From electron microscopes to earth-orbiting observatories, scientists use a variety of instruments to study nature by measuring, observing and yes, rendering. Measurements are graphed and fitted with mathematical models. Renderings, on the other hand, are not so easily quantified. This can make them less useful for the business of building quantitative models and making predictions. But renderings can, in an instant, convey a powerful message. A picture, as they say, is worth a thousand words.
Consider, for instance, ribonuclease A, an enzyme that voraciously chops up RNA molecules. In the mid twentieth century scientists figured out how to determine the structure of such proteins using X-rays, and then later using other techniques as well. A protein sample is carefully crystallized and then exposed to an X-ray beam. The X-rays diffract as they pass through the sample and create a complex pattern which indicates the positions of the various atoms in the protein. Here is what the 124 amino acid ribonuclease A protein structure looks like when its many atoms are rendered in a three-dimensional graph:
As you can see, a graph of a protein’s individual atoms doesn’t tell you very much. It looks like, well, a bunch of atoms. But if we step back and consider the protein’s amino acids we see something very different. In a protein, the amino acids are sometimes wound tightly in a helix. Or they can be stretched out into a strand. These two patterns can be detected from the atomic locations and graphed. Here is the ribonuclease A structure again, but this time with these amino acid patterns rendered and their individual atoms left off the graph:
Suddenly a coherent structure is apparent.
Because ribonuclease A is such a voracious eater it sometimes needs to be turned off. Enter the ribonuclease inhibitor. Here are some different renderings of this beautiful horse-shoe shaped protein:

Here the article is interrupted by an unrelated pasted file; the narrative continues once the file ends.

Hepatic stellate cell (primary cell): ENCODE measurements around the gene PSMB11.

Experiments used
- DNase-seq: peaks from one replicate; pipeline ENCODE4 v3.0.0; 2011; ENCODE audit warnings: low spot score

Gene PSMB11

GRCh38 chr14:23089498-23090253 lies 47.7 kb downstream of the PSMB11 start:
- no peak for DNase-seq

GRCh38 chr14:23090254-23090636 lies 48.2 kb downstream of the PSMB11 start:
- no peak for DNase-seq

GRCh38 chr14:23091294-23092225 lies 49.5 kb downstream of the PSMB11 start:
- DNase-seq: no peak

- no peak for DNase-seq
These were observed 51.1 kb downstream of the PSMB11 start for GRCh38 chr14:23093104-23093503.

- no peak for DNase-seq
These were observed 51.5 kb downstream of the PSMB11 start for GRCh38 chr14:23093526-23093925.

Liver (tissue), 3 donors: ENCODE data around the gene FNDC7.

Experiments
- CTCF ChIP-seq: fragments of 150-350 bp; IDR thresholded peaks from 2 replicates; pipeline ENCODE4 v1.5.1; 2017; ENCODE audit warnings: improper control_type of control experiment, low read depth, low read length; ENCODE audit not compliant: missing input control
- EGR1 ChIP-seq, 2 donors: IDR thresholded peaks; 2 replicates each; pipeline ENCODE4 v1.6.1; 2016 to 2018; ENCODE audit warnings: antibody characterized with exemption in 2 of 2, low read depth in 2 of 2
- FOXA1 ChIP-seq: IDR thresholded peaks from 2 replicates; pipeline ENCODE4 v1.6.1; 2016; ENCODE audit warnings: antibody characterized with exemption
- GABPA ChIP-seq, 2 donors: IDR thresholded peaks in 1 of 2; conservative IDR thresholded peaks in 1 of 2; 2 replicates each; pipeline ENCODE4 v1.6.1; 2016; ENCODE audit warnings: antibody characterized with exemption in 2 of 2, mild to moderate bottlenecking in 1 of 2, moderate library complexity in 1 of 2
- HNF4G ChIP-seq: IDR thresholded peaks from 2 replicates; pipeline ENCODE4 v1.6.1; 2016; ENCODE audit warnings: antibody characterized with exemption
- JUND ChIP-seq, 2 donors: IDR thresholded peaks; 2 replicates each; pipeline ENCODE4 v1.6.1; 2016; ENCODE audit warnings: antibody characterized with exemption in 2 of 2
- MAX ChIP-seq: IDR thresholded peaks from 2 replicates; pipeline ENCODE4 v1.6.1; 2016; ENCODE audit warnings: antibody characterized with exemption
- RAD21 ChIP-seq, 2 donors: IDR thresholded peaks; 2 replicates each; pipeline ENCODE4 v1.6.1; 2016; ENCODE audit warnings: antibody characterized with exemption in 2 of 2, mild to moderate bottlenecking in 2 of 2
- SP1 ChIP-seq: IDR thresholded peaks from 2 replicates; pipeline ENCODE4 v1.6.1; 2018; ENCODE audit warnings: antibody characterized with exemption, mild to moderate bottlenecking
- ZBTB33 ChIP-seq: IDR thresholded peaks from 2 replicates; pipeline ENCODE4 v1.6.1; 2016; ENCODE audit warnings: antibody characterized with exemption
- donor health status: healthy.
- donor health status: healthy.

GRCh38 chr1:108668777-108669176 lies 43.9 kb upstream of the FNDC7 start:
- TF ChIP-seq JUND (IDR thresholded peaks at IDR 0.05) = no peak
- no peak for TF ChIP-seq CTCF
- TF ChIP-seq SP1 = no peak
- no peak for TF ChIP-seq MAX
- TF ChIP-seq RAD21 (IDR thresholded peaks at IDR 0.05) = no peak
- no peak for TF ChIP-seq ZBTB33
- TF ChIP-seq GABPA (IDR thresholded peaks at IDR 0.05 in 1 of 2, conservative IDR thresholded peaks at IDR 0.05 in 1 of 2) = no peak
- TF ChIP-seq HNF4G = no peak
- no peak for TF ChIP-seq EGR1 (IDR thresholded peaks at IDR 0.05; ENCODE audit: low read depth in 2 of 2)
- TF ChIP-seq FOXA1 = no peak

The ribonuclease inhibitor is shaped to dock with ribonuclease A and bring it to a halt. Here are renderings of the two proteins docked together:
Such renderings provide an immediate peek at the phenomena at work. They provide higher level information than do mere measurements. And it is interesting that these renderings were made with graphing tools that know nothing of ribonuclease A or ribonuclease inhibitors, in particular. Computer scientists have developed these powerful rendering tools based on general principles of protein structure. But these tools do nothing without the structural data provided by measurement techniques, such as X-ray diffraction.
So as with electron microscopes and astronomical observatories, these molecular tools create impressive, beautiful and meaningful renderings that are completely dependent on the measurements. The computer scientist creates the tool, but has no idea what rendering might emerge after the raw data are input.
A recent example of the power of rendering, and the importance of stepping back and choosing the right perspective, is the frog embryo’s electric face. If that sounds strange read on, for as one researcher said, “electric face” is the perfect description.
The body electric
Electricity is not just for engineers, it is crucial in biology as well. For instance, a cell contains various ionic compounds which give the cell interior a net charge. And the difference between the intracellular charge and that of the the external environment causes a voltage across the cell membrane. This membrane voltage is crucial in cellular biology. For instance, a wide variety of membrane proteins, such as channels that allow chemical in and out of the cell, are controlled by the membrane voltage. Change the voltage and you suddenly change the state of those proteins and their various actions.
Yes electricity is important in biology, but when Dany Adams left her digital camera and microscope apparatus running overnight, she had no idea what stunning electrical patterns would emerge on the frog embryo she was studying. Watch this video to learn more:
Here is a shorter video of just the embryo:
The video suggests that bioelectric signals presage the morphological development of the face. It also, in an instant, gives a peak at the phenomenal processes at work in biology. As the lead researcher said, “It’s a jaw dropper.”
The frog’s electric face is one of those renderings worth a thousand words. We could make detailed protein measurements showing that evolution cannot even explain how a single protein could have arisen. In fact there are 27 orders of magnitude between evolution’s expectations and reality. And that is going by the evolutionist’s own reckoning (in reality it is 100+ orders of magnitude). Or we could make detailed measurements of mutations and show that unicellular organisms are not likely to evolve spontaneously into elephants.
But the frog’s electric face, in an instant, reminds one of the utter absurdity of evolution. Religion drives science, and it matters.
* Hat tip to bornagain77